Peter Kriesler and John Nevile
J.W. Nevile and Peter Kriesler
J.W. Nevile and Peter Kriesler
This chapter is about how Keynes’s ideas in his 1936 book The General Theory of Employment Interest and Money were received in the intellectual community and acted upon by governments in Australia. The ideas of Keynes in the General Theory were more rapidly adopted in Australia than in many other countries. Of the early advocates of Keynesian ideas, Giblin, Reddaway, Coombs, Crawford, Swan and Downing were probably the most influential. All of these were important in the process of adopting and implementing policy measures, and all put an emphasis on fiscal policy. However, to paraphrase Coombs, the initial result of the emergence of the Keynesian analysis was to push monetary policy into the background. Others, especially Copland, with strong reservations about the General Theory also used its framework for policy recommendations. Keynesian analysis later also made major contributions to other aspects of the macroeconomic policy debate, particularly in respect of inflation and incomes policy and economic growth. The influence of Keynes’s 1936 ideas declined substantially after 1975 – although there was some increase in interest as a result of the Global Financial Crisis.
G.C. Harcourt, Peter Kriesler and J.W. Nevile
The General Theory showed that the main determinant of the level of output and of employment at any point of time was the level of effective demand. It did so in an environment of uncertainty using analysis in historical time. Unfortunately, most of Keynes’s insights were soon lost to the profession. This chapter considers why this occurred. The most concerted and sustained attack on Keynes’s position was by Milton Friedman. Friedman argued that his work on permanent income as the major determinant of consumption invalidated Keynes’s use of the consumption function in The General Theory, with important implications for the multiplier and the efficacy of fiscal policy. The attack by the conservative right wing in America on Lorie Tarshis’s excellent 1947 Keynesian textbook also played an important part in the dilution of the Keynesian message as did the resultant rise to dominance of Samuelson’s Economics: An Introductory Analysis. Given the great influence of Samuelson and the increasing tendency of American economics to dominate English language economics, this contributed decisively to the undermining of Keynes’s theory and policy.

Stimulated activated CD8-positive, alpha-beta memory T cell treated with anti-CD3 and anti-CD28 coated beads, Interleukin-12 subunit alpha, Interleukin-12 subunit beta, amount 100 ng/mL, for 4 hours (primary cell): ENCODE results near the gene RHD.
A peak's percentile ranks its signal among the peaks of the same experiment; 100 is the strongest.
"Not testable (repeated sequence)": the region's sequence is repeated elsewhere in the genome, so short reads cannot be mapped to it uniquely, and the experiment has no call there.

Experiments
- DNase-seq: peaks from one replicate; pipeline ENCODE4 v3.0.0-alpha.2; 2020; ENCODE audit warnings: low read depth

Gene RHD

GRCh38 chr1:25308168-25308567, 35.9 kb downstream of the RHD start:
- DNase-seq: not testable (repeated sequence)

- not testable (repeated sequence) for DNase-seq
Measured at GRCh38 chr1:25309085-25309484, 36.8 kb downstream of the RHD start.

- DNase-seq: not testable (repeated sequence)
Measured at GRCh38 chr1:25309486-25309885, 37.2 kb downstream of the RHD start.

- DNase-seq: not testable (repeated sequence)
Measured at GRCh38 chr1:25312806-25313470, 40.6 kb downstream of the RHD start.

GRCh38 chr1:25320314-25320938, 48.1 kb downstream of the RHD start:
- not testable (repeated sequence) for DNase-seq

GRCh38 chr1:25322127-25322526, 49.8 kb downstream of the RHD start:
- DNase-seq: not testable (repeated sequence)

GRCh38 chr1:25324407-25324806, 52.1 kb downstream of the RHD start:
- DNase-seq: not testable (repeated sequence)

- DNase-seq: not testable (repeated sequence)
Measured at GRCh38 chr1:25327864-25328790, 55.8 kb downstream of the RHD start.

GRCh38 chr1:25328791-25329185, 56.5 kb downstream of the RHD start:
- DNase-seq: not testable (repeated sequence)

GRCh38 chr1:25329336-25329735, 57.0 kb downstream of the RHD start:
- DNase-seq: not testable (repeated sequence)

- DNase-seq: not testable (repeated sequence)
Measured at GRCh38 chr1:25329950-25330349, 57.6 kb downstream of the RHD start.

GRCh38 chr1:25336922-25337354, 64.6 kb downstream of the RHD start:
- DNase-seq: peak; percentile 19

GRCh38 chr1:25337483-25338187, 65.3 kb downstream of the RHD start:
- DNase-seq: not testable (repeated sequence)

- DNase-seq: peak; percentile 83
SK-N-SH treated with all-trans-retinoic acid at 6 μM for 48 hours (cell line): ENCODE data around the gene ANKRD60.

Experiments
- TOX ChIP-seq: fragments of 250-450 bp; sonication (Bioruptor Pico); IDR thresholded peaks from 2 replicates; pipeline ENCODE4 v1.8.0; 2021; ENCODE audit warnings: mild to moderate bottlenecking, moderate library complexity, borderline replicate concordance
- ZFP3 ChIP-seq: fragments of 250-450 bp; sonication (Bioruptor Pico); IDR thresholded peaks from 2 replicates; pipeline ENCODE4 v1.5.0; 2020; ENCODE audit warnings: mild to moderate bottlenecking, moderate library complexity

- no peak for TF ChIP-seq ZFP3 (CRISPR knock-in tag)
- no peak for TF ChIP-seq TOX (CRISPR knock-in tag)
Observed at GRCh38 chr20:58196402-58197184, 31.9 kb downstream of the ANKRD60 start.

Geoffrey C. Harcourt, Peter Kriesler and Joseph Halevi
The question of central-bank independence (CBI) represents a major area of disagreement between mainstream and heterodox economists. For the mainstream, the question has been long settled in favour of independence. For many economists, the advantages of an independent central bank remain far from clear. Among the reasons, the authors argue that there are implications for democracy if one of the major instruments of government policy is under the control of an unelected, unrepresentative elite. Moreover, they ask why one would assume that the motivations of central bankers are, in some way, superior to those of elected politicians. In addition, the major justification for CBI is its impact on inflation, mainly via expectations. However, the transmission channel from expectations to inflation has not been properly analysed, and may, in fact, have no impact. Finally, serious economic policy requires a mixture of all policy options, including appropriate fiscal and monetary policy. In other words, monetary policy needs to be seen as part of a general policy package, not as an independent policy tool.